Researchers Are Asking for Your Poop Pictures—All in the Name of Science

It's part of the #GiveAShit campaign.

Be honest: When was the last time you looked at your poop—let alone considered snapping photos of it? Turns out, that's exactly what two health companies are urging you to do, in hopes of creating the world's first poop image database.

Microbial health companies, Seed Health, and Auggi, a gut-health startup, are developing an app as part of their "give a shit for science" campaign. They're asking people to snap photos of their feces in order to amass 100,000 poop pictures from people around the world. Their ultimate goal? For scientists to use the data to train artificial intelligence to decode your poop and determine and diagnose chronic gut conditions such as irritable bowel syndrome.

"We don't always think about stool as a daily data"dump"—I'm putting quotes around "dump"—but really, as a direct output of our gut health," Ara Katz, co-founder, and co-CEO of Seed Health, explained to The Verge.

RELATED: What Do Different Poop Colors Mean—and When Should You Be Worried?

Submitting your, uh, specimen is pretty simple. All you have to do is go to on your phone (you definitely don't want to take your laptop with you to the toilet). Next, click on the purple button that reads "GIVEaSHIT." After entering your email, you must specify the time of the day you usually poop. Then, you can either upload a photo immediately or opt to receive an email at a later time corresponding to your poop schedule.

Once the process is complete, the image is separated from all your information, so that your poop is totally anonymous by the time a team of seven doctors convenes to analyze and classify it per the Bristol Stool Chart.

The handy chart breaks down stool into seven types, ranging from Type 1, very constipated, to Type 7, diarrhea. Once you figure out where your poop falls, you can see how your diet and lifestyle are impacting your health.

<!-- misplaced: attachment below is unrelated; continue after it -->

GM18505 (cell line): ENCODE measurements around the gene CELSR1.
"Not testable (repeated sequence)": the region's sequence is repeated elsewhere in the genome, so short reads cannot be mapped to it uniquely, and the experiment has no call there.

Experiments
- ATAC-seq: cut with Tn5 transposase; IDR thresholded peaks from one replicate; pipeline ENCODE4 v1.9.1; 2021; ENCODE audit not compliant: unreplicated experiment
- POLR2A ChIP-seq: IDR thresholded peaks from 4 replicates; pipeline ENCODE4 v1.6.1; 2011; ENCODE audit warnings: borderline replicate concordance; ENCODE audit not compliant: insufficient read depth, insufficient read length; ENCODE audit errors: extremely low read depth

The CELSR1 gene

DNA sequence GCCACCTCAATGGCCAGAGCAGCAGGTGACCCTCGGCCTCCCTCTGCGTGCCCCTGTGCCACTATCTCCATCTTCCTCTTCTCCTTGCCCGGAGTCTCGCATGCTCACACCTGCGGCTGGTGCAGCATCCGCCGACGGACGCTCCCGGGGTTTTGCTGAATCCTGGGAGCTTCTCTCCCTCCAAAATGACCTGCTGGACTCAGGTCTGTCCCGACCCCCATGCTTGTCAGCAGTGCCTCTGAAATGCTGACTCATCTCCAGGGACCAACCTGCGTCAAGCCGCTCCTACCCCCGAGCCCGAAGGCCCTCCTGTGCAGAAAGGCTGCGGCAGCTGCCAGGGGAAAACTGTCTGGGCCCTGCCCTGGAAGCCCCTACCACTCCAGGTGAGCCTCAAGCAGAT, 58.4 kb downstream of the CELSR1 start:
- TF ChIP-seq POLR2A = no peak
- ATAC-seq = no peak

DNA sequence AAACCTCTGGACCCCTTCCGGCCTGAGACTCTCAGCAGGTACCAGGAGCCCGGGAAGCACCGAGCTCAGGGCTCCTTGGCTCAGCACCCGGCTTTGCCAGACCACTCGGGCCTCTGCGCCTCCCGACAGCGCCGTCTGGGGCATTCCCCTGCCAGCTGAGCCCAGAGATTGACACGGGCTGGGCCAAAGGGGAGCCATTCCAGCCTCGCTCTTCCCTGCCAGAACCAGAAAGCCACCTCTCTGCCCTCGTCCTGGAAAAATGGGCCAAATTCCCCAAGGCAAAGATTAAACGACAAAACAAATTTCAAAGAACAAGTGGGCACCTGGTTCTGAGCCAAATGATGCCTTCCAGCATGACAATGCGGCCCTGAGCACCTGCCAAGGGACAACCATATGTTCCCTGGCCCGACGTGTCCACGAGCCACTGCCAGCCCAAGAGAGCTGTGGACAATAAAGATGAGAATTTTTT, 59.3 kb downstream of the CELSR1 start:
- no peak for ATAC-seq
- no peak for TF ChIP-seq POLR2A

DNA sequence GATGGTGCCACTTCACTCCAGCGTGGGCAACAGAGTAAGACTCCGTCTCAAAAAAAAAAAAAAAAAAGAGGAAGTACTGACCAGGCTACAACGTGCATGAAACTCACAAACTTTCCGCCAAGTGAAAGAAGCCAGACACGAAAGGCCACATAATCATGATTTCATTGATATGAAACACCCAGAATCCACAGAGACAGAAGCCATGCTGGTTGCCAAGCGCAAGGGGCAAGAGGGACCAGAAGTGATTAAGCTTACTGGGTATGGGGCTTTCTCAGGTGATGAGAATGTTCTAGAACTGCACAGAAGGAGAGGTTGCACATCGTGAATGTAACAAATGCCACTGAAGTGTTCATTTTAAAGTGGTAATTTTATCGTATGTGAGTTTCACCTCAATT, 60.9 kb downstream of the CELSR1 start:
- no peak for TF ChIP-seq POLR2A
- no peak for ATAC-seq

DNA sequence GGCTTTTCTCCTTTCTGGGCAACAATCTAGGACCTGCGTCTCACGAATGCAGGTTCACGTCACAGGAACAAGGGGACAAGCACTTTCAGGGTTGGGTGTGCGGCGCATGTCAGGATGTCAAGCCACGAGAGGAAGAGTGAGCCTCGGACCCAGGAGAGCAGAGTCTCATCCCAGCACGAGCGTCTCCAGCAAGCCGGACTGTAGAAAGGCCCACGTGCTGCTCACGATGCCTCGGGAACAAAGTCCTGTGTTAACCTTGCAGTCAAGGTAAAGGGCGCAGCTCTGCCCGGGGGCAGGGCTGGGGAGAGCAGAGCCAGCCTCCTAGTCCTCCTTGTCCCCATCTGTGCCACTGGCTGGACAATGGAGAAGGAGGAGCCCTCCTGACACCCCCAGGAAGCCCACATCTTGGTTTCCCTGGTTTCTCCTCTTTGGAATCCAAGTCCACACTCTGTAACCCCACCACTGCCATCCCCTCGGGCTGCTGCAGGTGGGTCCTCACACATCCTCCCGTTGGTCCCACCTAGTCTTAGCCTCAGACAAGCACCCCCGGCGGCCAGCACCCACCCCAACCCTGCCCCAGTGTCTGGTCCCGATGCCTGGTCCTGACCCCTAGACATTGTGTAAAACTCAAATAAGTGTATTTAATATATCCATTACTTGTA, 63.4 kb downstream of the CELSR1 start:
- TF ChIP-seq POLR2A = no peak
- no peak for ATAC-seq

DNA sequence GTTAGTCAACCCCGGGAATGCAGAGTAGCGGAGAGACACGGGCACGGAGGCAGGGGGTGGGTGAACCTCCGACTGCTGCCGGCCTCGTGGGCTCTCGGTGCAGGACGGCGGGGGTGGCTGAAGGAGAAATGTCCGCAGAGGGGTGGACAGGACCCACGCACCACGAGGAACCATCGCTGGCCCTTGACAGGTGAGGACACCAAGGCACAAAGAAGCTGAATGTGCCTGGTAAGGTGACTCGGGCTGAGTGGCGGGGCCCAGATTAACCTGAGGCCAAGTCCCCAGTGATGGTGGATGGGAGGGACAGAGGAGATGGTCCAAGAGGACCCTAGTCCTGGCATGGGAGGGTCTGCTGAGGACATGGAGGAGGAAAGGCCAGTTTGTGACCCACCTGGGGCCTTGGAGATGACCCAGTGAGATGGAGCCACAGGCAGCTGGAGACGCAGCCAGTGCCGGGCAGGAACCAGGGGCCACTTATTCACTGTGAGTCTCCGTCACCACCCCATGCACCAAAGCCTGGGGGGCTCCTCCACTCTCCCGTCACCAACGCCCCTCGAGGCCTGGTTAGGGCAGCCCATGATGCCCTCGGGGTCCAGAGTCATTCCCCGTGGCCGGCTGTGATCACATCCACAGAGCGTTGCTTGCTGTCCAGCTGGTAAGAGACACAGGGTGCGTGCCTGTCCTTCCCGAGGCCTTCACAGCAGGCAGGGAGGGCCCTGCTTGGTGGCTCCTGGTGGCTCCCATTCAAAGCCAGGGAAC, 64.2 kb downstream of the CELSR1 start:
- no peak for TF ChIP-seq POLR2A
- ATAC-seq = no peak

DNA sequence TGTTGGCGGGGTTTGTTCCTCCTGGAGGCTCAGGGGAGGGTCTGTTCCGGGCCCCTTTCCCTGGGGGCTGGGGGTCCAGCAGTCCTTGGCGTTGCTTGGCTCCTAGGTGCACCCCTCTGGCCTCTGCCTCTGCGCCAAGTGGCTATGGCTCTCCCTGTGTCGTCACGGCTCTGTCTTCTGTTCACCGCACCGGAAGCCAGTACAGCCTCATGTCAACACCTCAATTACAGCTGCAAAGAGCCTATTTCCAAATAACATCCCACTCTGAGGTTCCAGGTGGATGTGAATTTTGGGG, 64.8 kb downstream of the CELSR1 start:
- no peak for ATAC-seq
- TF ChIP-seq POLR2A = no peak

RELATED: Can't Poop? Here's Everything You Should Know About Constipation

"A diet rich in fiber tends to have more formed, brown stools, most commonly seen in Bristol Stool Chart Type 4," Christine Lee, MD, a gastroenterologist at Cleveland Clinic, previously told Health. Or, if your diet's low in fiber and water, you might find your poops more consistently look like Types 1 through 3. Hydration, exercise habits, medication, antibiotics, stress, and auto-immune diseases can also impact your poop.

Despite the fact that the chart's pictures are pretty graphic, researchers maintain that many people have trouble diagnosing their own poop. So, the overall goal of this data collection is to train AI to do the diagnosing work for us.

The science has already been tested on faux poop—in the form of blue play-doh moldings—and AI performed correctly essentially 100% of the time. However, it might have a harder time executing the task with real poop. "Obviously, when it comes to real stool, we need real data to achieve similar levels of accuracy," David Hachuel, a co-founder of Auggi, added to CNN.

Hachuel explained to The Verge that once people understand their poop, they will be able to better understand the relationship between their gut and lifestyle.

"They struggle every day making decisions on what to eat, how much exercise to do to keep their symptoms at bay," he explained. "And so it's really critical to build this database and to develop these simple monitoring tools to allow those patients to essentially do that at home."

Was this page helpful?
Related Articles